In the meantime General Nehring decided to secure areas in the south of Tunisia. A small kampfgruppe was formed from Sauer’s company, with the addition of a further company from FJR.5, some cyclists and a company from the Headquarters defence battalion. The group set out in twelve JU-52s towards the airfield at Gabes, but was met with defensive fire when trying to land. The group turned back towards Tunis, but en-route another plan was hatched and six of the planes landed 40km from the airfield on some flat open ground.
Three small patrols were sent out towards the airfield. One patrol of seven Fallschirmjager was captured by the French garrison. The confident Fallschirmjager convinced their captors that if they weren’t released the airfield would be bombed. In the early morning another flight of JU-52s was mistaken for bombers and the French fled the airfield. The Fallschirmjäger talked their aircraft in and the Germans took control of the airfield. As a result nearby Gafsa was also taken soon afterwards.
On 19 November Koch was preparing an attack to clear Medjez el Bab, to force the river crossing and clear it of French resistance. The attack was undertaken by Knoche’s III Battalion, with the attack preceded by Stuka dive-bombers. As the Stukas attacked the French defending the bridge, the three columns of Fallschirmjäger moved forward and cleared the houses on the east bank of the river. The second column struck fierce resistance around the police station, while the third column’s attack on the bridge was thrown back by French counter-attacks. Fearful that his force would by outflanked by the numerically superior French force, Knoche broke off the attack.
Later the same afternoon a new plan was hatched by Knoche and Koch.
This time the Fallschirmjäger would infiltrate through the French positions in ten groups of ten armed with substantial amounts of explosives. They would swim or wade the river and attack key positions on the western bank. At 0100 hours the first explosives were set off, causing confusion among the French and Americans on the western bank. Defensive positions opened fire allowing the Fallschirmjäger to locate their positions in the dark, and take out the positions one by one. The Germans then worked their way into the town of Medjez itself, setting up defensive positions.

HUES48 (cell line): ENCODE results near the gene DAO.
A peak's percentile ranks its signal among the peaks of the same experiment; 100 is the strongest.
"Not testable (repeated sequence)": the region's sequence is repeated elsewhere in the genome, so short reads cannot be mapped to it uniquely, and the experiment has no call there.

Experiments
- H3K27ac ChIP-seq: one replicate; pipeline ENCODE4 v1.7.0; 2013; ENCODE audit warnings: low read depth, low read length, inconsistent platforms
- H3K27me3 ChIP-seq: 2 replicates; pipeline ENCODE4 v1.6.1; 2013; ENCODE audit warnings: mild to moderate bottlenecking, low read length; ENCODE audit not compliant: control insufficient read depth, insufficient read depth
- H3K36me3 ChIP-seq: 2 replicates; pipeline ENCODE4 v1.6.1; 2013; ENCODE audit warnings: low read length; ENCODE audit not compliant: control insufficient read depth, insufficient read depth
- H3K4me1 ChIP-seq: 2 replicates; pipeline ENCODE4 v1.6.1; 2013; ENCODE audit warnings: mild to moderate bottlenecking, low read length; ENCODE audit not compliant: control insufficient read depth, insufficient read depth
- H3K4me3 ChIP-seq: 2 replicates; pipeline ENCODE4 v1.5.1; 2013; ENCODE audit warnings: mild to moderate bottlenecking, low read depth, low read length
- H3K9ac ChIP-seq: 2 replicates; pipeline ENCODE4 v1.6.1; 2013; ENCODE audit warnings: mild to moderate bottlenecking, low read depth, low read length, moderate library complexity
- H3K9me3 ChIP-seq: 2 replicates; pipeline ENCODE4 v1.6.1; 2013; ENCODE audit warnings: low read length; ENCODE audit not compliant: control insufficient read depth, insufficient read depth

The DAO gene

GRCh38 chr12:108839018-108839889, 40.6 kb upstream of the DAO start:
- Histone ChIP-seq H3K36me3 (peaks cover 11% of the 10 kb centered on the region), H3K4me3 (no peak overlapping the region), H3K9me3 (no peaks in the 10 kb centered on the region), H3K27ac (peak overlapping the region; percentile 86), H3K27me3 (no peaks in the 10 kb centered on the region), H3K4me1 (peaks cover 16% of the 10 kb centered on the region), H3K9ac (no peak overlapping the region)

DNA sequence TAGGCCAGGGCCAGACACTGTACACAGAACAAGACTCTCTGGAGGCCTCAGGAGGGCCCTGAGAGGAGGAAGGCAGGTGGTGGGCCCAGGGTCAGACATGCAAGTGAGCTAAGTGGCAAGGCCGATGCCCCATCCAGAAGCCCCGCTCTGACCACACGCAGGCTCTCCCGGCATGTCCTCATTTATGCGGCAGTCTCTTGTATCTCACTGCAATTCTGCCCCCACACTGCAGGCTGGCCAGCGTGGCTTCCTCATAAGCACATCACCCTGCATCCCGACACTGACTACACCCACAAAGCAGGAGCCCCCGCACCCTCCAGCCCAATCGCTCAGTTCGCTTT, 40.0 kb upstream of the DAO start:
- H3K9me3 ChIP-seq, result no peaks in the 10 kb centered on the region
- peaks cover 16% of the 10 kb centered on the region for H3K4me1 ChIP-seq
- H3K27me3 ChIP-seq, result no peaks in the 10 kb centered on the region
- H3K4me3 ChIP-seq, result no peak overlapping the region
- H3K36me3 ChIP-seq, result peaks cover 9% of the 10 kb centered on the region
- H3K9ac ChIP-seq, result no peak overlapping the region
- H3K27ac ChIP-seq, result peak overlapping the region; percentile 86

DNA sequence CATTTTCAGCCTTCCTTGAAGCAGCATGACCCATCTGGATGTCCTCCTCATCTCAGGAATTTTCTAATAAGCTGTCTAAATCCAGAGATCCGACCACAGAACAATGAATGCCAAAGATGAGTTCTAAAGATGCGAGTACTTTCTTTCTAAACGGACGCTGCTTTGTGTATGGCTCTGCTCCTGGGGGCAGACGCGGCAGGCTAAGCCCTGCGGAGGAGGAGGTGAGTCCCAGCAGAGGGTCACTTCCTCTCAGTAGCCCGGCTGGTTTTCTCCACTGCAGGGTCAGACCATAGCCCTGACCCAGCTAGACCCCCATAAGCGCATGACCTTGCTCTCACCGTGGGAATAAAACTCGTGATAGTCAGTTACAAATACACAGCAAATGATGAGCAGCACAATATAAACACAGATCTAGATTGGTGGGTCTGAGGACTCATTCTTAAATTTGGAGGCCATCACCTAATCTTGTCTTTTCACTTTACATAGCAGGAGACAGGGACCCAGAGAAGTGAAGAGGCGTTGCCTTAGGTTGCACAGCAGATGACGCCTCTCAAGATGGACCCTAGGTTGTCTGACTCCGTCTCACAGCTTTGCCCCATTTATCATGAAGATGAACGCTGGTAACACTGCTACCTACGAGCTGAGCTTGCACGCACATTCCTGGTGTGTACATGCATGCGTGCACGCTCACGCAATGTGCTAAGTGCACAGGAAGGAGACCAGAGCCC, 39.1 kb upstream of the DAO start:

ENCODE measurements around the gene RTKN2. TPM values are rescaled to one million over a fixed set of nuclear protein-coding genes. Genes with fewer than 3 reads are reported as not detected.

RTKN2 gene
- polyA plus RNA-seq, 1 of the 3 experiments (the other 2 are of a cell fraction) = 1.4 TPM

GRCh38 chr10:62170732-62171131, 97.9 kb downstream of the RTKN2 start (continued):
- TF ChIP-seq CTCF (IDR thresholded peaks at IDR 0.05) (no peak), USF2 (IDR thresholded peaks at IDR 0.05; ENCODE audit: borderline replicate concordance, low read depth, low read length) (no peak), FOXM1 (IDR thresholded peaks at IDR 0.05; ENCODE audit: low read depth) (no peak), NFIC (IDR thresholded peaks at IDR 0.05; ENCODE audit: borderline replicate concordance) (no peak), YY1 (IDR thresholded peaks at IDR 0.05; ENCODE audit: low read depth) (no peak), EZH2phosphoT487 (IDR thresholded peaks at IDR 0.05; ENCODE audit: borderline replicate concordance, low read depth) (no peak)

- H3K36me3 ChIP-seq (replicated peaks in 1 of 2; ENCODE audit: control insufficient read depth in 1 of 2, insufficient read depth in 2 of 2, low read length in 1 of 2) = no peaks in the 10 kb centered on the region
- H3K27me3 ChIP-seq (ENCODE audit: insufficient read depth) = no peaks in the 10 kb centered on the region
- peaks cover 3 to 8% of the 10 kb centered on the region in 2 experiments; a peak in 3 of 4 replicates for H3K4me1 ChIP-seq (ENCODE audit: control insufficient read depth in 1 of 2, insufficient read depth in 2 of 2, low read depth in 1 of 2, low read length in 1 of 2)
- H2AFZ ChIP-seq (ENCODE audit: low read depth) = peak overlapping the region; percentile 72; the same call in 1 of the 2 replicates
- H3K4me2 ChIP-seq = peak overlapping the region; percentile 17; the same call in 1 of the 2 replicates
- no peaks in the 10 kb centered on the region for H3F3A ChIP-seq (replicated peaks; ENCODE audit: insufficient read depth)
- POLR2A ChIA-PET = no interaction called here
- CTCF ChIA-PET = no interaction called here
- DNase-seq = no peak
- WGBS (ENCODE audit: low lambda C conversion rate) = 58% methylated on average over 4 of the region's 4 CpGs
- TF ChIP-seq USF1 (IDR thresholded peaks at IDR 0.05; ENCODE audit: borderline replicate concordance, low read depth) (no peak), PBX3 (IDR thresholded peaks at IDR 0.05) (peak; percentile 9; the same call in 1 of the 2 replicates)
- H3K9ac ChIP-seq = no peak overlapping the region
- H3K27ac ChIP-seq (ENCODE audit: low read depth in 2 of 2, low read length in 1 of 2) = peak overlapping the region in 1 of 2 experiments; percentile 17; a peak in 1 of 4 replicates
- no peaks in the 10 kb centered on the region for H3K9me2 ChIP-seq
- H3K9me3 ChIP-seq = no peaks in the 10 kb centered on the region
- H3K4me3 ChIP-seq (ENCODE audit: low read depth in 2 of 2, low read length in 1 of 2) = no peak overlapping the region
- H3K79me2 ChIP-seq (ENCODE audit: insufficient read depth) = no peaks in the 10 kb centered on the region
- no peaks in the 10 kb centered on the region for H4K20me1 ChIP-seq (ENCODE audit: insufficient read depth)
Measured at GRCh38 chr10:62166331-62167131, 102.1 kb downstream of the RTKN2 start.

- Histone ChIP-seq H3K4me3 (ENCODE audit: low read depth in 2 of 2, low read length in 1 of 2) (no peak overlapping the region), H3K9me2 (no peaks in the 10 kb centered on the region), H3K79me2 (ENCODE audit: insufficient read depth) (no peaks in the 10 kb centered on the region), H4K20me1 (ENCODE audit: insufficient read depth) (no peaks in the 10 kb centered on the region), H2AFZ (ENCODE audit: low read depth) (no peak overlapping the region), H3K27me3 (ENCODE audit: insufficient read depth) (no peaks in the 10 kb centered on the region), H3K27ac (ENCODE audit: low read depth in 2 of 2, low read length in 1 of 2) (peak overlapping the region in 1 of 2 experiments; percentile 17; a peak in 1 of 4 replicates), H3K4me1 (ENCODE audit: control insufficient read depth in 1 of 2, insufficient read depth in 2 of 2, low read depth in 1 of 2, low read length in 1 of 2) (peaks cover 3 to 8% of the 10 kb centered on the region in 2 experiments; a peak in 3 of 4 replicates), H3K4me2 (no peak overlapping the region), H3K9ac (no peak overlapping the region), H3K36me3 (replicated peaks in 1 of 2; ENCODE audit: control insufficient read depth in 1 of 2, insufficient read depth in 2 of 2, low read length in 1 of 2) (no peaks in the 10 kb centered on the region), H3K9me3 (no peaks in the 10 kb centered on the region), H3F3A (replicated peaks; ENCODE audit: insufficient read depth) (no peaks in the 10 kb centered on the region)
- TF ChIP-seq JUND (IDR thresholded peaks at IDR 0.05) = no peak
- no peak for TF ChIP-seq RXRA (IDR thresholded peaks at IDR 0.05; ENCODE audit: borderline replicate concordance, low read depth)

The Allies counter-attacked at dawn with tanks, but the Fallschirmjäger’s experience in Russia left them well prepared, they took out two tanks with explosives forcing the Allies to withdraw. No only were the Fallschirmjäger in possession of Medjez el Bab, but the Allies were forced to abandon substantial supplies, weapons and fuel in the town.
Schirmer’s I Battalion, with artillery and heavy anti-aircraft support, followed up the success, pursuing the Allies and pushing the defensive perimeter further westward as far as Oued Zarga. They encountered heavy resistance and fire from artillery and were pulled back to Medjez el Bab that evening.
Allied attacks on the Fallschirmjäger positions around Medjez el Bab continued for the next few days, but Koch’s men held their ground. FJR.5 was spread thin, an attack by US armour on El Aroussa threatened the rear of Medjez el Bab, and a Kampfgruppe was quickly formed by Koch, including the 88s. They rushed to El Aroussa where they turned back the American tankers, only to have to rush back across to Medjez el Bab to see off another Allied armoured thrust.
Allied pressure finally told and FJR.5 withdrew back to Massicault, with the 10. Kompanie covering the retreat and blowing the Medjez bridge. The Allied pursuit was slow and over the next few days Fallschirmjäger patrols were sent out to locate the Allies. On November 30 one patrol encountered the 2nd Battalion, British paratroopers who had been dropped to take the airfield at Pont du Fah.
While the Fallschirmjager gained a short respite, General Nehring was planning the next major offensive. More Axis troops had arrived, including the Tiger tanks of Schwere Panzer Abteilung 501, and the Luftwaffe had gained temporary air superiority. Nehring’s plan was to encircle the Tebourba area, with the Fallschirmjäger striking from their positions through El Bathan to close the ring. Most of the Axis forces in the north were committed to the attack with only a few guns and men guarding the western approaches to Tunis.
On 4 December the III Battalion and support feinted towards Medjez el Bab, while the rest of FJR.5, covered by the feint, made an assault on El Bathan supported by recently arrived Panzers and air cover. They successfully pushed the Allies out of the town, and after regrouping, pushed on in the afternoon to attack the high ground at Jebel Lanserine, just west of the Tebourba road.
Nehring’s risky offensive had been a huge success; the western approaches to Tunis had been secured, just in time for the opening of the Tunisian rainy season. With the onset of the rain the dirt roads became impassable to all but the lightest of vehicles. This gave the Afrika Korps the time needed to retreat into Tunisia without the fear of what will be at their back when they arrived.